Variable worker behaviour in the weakly eusocial sweat bee, Halictus sexcinctus Fabricius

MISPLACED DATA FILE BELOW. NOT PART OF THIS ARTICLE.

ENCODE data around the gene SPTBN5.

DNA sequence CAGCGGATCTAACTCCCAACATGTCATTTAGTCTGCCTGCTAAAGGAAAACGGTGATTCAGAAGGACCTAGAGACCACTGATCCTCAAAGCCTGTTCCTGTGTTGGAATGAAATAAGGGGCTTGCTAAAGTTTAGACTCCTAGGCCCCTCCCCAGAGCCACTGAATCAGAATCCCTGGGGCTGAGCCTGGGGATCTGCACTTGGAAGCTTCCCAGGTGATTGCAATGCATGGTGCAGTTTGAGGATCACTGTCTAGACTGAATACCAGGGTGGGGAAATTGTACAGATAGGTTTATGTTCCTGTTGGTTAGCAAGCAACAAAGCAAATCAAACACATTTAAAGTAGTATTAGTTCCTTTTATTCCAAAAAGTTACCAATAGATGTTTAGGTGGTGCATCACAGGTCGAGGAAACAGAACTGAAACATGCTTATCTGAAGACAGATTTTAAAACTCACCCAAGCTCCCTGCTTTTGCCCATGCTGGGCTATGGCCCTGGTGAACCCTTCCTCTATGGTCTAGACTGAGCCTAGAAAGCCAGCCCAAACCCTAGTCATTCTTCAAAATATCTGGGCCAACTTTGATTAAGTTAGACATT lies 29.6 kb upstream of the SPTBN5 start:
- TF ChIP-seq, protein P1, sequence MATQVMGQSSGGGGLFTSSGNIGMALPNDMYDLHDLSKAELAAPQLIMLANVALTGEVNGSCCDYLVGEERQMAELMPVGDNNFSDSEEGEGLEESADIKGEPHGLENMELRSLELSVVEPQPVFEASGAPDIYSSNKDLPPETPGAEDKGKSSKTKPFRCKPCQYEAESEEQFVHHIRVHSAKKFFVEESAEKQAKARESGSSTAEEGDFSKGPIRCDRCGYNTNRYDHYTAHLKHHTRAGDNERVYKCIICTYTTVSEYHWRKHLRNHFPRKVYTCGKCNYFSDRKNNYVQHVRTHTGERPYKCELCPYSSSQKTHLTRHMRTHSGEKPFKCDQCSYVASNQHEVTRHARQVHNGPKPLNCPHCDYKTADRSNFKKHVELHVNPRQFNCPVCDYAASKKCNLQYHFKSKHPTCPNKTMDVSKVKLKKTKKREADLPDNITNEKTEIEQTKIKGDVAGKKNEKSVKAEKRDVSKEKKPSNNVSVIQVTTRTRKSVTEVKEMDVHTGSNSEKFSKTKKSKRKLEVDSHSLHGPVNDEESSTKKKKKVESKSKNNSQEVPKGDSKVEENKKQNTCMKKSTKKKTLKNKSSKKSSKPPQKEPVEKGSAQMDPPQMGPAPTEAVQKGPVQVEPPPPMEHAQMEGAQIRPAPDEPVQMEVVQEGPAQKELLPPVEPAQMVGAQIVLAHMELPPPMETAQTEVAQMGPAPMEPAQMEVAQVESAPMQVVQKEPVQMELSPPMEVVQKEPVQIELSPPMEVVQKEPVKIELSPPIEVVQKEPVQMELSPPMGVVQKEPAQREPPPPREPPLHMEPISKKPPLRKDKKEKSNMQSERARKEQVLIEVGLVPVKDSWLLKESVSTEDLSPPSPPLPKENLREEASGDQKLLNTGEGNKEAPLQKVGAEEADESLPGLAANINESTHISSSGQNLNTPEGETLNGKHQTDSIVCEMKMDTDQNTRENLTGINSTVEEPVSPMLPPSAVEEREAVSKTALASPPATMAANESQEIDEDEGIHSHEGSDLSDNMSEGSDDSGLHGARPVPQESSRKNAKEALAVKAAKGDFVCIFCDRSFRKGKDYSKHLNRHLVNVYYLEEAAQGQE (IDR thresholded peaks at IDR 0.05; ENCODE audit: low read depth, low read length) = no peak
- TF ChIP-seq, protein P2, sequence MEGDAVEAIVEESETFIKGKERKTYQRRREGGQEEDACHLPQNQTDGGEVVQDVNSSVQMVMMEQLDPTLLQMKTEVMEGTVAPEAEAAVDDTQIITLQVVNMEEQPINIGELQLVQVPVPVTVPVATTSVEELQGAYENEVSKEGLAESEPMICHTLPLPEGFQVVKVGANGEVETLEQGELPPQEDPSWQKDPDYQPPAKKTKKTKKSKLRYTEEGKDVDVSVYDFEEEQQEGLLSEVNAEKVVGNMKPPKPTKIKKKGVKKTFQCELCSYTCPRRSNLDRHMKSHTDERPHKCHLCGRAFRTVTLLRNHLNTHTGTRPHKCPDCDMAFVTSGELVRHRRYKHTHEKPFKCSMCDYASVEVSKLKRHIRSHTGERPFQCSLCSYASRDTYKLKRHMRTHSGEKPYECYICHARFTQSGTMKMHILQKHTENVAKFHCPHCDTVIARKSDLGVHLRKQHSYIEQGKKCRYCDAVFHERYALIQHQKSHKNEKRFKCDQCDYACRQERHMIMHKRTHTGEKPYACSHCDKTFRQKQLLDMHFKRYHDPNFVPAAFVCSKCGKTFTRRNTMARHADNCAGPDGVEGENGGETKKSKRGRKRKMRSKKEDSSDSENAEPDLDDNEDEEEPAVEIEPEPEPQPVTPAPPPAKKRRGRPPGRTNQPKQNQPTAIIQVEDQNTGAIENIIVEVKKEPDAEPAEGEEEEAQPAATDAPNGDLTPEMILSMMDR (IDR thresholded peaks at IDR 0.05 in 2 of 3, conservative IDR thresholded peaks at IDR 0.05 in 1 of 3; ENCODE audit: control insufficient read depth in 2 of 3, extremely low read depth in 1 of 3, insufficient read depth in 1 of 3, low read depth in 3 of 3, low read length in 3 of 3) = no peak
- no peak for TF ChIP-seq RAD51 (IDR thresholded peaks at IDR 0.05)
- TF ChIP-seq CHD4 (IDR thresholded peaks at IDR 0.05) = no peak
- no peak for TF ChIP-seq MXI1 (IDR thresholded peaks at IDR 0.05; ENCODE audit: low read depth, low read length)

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Studies of eusocial halictines suggest that workers have many reproductive options, including sterile altruism in the maternal nest, combined helping and personal reproduction, and diapause and spring nest founding. How and when workers exercise these various options influences the strength of colony social organization. Halictus sexcinctus exhibits highly polymorphic social behaviour, with solitary colonies in central Europe and both eusocial and communal colonies in southern Greece. Indirect evidence suggests that some worker-brood females are actually gynes. A distinctly bimodal size distribution among foundresses in 1998, the lower size peak being close to the modal body size of workers from 1997, suggests that large worker-brood females overwinter and return to the aggregation as eusocial foundresses. Other first-brood females remain in the maternal nest as workers, although few can be classified as classical, sterile altruists. Only 17% of older, healthy workers are sterile (i.e. had ovarian development scores ≤ 0.1), whereas about 83% are reproductive, exhibiting at least one 1/4-developed oocyte. About 57% of older workers have at least one fully or 3/4 developed oocyte, signifying that they are ready or almost ready to lay. Sterile workers exhibit greater total wear (combined mandibular and wing wear) scores than reproductive workers, suggesting that they are older, have higher activity rates, or both.
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